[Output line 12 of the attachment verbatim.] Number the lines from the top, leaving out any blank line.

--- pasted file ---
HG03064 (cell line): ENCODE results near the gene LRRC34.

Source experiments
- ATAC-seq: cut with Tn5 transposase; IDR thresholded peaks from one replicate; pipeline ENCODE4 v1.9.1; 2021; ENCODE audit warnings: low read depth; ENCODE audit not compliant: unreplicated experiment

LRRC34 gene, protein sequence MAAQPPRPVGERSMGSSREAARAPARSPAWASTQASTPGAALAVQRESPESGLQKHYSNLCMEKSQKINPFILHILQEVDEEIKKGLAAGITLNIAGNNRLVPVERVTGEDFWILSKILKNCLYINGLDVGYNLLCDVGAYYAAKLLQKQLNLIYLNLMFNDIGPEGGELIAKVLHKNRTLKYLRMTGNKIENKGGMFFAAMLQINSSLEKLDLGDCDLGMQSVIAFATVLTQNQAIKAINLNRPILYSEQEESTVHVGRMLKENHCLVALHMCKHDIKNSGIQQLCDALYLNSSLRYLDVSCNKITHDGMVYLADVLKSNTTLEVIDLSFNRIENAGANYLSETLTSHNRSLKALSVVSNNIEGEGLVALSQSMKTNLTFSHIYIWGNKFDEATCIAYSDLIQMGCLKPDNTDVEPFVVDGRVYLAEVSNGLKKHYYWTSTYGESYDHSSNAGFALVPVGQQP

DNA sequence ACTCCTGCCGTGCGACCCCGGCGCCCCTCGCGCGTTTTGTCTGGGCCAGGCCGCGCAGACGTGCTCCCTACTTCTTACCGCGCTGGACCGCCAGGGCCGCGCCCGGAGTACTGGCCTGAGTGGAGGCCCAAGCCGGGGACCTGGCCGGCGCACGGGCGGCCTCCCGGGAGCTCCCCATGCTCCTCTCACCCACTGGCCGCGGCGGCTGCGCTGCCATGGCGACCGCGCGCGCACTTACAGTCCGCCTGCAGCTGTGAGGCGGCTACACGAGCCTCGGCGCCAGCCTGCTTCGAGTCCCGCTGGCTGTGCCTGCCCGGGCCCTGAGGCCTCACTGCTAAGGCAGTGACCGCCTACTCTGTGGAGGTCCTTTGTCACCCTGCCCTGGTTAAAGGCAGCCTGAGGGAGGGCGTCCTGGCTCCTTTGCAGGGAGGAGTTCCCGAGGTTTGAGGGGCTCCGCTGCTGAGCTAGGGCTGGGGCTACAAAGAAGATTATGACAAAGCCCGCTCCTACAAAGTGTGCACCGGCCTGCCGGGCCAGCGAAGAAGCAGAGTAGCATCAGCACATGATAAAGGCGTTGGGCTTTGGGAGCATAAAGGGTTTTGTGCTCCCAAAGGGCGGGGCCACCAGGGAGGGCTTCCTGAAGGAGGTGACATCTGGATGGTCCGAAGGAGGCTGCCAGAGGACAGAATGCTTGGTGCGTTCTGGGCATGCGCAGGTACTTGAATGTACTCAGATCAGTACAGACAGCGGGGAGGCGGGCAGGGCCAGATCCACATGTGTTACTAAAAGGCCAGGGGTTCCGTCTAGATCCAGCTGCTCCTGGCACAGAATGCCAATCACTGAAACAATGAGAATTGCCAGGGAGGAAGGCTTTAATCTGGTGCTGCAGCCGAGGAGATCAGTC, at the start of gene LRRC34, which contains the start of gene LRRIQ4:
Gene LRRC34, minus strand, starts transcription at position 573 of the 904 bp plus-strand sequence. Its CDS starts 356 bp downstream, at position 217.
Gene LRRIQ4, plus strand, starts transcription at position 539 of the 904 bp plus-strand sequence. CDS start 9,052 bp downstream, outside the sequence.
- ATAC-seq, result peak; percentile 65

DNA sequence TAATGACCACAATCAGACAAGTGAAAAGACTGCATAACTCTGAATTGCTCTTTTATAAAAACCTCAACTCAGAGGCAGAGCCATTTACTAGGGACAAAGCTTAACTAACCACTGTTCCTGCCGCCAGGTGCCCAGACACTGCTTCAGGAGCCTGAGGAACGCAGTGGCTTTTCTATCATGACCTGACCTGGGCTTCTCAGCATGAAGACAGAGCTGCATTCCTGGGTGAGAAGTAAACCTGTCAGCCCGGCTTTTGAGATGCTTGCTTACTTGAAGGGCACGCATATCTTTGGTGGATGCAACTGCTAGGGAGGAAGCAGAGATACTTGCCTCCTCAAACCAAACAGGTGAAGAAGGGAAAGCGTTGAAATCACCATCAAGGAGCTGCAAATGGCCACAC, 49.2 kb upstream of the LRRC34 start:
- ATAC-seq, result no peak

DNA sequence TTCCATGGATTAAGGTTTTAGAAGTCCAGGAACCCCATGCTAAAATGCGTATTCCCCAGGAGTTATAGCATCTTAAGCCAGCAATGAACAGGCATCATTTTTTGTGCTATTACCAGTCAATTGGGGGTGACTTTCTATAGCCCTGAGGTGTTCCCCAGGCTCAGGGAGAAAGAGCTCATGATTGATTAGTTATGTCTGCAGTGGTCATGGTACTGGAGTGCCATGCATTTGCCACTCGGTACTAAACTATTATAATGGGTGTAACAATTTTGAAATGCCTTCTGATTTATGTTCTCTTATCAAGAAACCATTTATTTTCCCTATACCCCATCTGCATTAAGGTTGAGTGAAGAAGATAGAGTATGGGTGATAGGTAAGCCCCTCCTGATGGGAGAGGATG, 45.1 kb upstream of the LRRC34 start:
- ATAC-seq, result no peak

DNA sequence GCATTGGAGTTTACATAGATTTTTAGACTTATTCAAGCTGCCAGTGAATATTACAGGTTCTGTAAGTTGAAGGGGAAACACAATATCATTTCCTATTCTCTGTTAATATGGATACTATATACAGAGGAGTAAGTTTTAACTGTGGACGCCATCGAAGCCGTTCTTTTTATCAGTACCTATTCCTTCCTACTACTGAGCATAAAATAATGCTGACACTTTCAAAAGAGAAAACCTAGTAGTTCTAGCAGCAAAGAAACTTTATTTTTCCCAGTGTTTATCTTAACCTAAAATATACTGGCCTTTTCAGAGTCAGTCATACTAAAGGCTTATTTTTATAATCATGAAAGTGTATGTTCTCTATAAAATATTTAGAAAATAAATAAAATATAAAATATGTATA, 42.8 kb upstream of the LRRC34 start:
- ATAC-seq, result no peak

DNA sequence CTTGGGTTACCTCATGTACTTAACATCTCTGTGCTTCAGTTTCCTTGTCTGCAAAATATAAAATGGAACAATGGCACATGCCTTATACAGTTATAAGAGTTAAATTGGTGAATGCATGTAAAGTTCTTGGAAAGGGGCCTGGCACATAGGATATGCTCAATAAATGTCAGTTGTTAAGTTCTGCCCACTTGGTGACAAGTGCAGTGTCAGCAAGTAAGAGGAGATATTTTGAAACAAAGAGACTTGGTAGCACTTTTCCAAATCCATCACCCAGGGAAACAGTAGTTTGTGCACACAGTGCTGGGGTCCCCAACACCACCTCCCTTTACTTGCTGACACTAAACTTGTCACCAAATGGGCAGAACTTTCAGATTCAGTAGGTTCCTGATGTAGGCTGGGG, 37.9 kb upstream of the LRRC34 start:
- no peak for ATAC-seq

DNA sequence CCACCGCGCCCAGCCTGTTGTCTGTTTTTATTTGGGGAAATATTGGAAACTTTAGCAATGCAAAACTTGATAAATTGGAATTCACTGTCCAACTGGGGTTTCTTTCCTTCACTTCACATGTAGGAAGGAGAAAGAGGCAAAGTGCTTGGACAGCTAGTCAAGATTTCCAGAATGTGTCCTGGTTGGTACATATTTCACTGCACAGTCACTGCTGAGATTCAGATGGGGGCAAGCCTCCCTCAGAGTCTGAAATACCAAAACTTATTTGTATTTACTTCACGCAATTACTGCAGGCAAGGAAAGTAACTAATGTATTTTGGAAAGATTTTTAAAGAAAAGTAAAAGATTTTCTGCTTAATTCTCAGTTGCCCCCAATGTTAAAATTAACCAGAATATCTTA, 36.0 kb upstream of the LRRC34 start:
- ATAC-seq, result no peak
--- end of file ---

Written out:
- ATAC-seq, result no peak